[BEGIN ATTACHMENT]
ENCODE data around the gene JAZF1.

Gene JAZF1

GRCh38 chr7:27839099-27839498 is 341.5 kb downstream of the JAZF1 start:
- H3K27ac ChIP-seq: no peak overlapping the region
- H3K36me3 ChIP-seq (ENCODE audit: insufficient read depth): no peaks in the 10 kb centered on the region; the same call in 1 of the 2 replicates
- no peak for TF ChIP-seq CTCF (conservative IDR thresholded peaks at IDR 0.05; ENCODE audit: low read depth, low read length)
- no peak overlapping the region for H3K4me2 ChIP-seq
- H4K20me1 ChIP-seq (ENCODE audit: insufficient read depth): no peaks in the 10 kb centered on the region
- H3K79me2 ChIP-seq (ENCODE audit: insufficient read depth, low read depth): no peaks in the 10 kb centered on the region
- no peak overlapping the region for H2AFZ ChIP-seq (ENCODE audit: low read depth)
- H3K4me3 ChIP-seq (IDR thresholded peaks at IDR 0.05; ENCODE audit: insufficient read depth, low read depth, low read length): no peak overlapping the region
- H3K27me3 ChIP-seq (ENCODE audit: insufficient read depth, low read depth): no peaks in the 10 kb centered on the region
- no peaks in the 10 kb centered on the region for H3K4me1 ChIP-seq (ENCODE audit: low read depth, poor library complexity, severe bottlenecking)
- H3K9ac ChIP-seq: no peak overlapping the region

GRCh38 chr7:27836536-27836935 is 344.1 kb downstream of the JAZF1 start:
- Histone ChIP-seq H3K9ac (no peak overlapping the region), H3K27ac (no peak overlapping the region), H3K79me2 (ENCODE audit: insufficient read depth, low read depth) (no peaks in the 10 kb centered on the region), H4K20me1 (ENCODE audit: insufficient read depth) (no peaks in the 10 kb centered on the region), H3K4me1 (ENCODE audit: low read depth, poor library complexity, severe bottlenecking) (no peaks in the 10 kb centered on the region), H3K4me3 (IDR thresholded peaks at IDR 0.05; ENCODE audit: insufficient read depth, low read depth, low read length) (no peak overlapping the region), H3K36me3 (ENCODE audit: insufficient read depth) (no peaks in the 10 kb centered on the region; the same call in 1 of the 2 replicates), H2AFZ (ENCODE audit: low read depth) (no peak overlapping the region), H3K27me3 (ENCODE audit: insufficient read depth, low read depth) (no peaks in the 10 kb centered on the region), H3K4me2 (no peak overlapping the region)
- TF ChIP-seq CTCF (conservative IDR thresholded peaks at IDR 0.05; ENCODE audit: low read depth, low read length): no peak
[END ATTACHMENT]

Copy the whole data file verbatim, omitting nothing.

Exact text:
ENCODE data around the gene JAZF1.

Gene JAZF1

GRCh38 chr7:27839099-27839498 is 341.5 kb downstream of the JAZF1 start:
- H3K27ac ChIP-seq: no peak overlapping the region
- H3K36me3 ChIP-seq (ENCODE audit: insufficient read depth): no peaks in the 10 kb centered on the region; the same call in 1 of the 2 replicates
- no peak for TF ChIP-seq CTCF (conservative IDR thresholded peaks at IDR 0.05; ENCODE audit: low read depth, low read length)
- no peak overlapping the region for H3K4me2 ChIP-seq
- H4K20me1 ChIP-seq (ENCODE audit: insufficient read depth): no peaks in the 10 kb centered on the region
- H3K79me2 ChIP-seq (ENCODE audit: insufficient read depth, low read depth): no peaks in the 10 kb centered on the region
- no peak overlapping the region for H2AFZ ChIP-seq (ENCODE audit: low read depth)
- H3K4me3 ChIP-seq (IDR thresholded peaks at IDR 0.05; ENCODE audit: insufficient read depth, low read depth, low read length): no peak overlapping the region
- H3K27me3 ChIP-seq (ENCODE audit: insufficient read depth, low read depth): no peaks in the 10 kb centered on the region
- no peaks in the 10 kb centered on the region for H3K4me1 ChIP-seq (ENCODE audit: low read depth, poor library complexity, severe bottlenecking)
- H3K9ac ChIP-seq: no peak overlapping the region

GRCh38 chr7:27836536-27836935 is 344.1 kb downstream of the JAZF1 start:
- Histone ChIP-seq H3K9ac (no peak overlapping the region), H3K27ac (no peak overlapping the region), H3K79me2 (ENCODE audit: insufficient read depth, low read depth) (no peaks in the 10 kb centered on the region), H4K20me1 (ENCODE audit: insufficient read depth) (no peaks in the 10 kb centered on the region), H3K4me1 (ENCODE audit: low read depth, poor library complexity, severe bottlenecking) (no peaks in the 10 kb centered on the region), H3K4me3 (IDR thresholded peaks at IDR 0.05; ENCODE audit: insufficient read depth, low read depth, low read length) (no peak overlapping the region), H3K36me3 (ENCODE audit: insufficient read depth) (no peaks in the 10 kb centered on the region; the same call in 1 of the 2 replicates), H2AFZ (ENCODE audit: low read depth) (no peak overlapping the region), H3K27me3 (ENCODE audit: insufficient read depth, low read depth) (no peaks in the 10 kb centered on the region), H3K4me2 (no peak overlapping the region)
- TF ChIP-seq CTCF (conservative IDR thresholded peaks at IDR 0.05; ENCODE audit: low read depth, low read length): no peak